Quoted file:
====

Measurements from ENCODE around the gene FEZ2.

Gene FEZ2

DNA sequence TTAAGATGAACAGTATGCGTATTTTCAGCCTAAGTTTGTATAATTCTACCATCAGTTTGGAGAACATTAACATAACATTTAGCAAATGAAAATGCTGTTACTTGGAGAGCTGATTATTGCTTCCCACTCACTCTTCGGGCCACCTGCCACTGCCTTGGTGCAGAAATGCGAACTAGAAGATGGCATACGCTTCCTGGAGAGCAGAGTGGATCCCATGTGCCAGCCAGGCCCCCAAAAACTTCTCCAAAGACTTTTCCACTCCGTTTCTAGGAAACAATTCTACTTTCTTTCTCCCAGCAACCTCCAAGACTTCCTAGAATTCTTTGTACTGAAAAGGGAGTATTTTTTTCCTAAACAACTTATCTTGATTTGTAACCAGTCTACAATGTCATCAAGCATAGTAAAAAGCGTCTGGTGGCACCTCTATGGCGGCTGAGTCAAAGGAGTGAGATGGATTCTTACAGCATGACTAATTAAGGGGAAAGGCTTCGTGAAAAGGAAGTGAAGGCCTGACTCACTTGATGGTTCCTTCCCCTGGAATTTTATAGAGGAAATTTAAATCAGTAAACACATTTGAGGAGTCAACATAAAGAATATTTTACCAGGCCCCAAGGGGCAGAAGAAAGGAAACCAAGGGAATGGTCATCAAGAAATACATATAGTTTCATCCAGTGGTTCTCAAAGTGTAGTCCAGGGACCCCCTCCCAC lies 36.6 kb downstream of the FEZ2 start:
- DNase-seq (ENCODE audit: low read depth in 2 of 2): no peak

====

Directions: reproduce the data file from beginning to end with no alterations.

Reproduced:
Measurements from ENCODE around the gene FEZ2.

Gene FEZ2

DNA sequence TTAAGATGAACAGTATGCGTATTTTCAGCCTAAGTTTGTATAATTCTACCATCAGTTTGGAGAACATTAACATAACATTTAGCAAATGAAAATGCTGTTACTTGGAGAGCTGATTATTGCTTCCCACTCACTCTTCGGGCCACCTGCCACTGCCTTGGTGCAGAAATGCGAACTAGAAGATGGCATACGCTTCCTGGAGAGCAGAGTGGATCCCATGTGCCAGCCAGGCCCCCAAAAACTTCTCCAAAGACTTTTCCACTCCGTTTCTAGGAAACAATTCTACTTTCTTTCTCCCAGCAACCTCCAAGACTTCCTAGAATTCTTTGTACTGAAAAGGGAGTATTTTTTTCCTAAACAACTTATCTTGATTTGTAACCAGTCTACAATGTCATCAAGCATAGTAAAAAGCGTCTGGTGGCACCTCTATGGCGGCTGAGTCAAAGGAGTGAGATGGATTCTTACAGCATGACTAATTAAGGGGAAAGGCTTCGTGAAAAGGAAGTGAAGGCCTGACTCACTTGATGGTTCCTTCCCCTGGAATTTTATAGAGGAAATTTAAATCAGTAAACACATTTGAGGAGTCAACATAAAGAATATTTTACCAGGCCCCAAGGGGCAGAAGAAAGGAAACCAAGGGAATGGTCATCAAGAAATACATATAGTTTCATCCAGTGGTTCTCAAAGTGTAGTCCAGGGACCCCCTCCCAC lies 36.6 kb downstream of the FEZ2 start:
- DNase-seq (ENCODE audit: low read depth in 2 of 2): no peak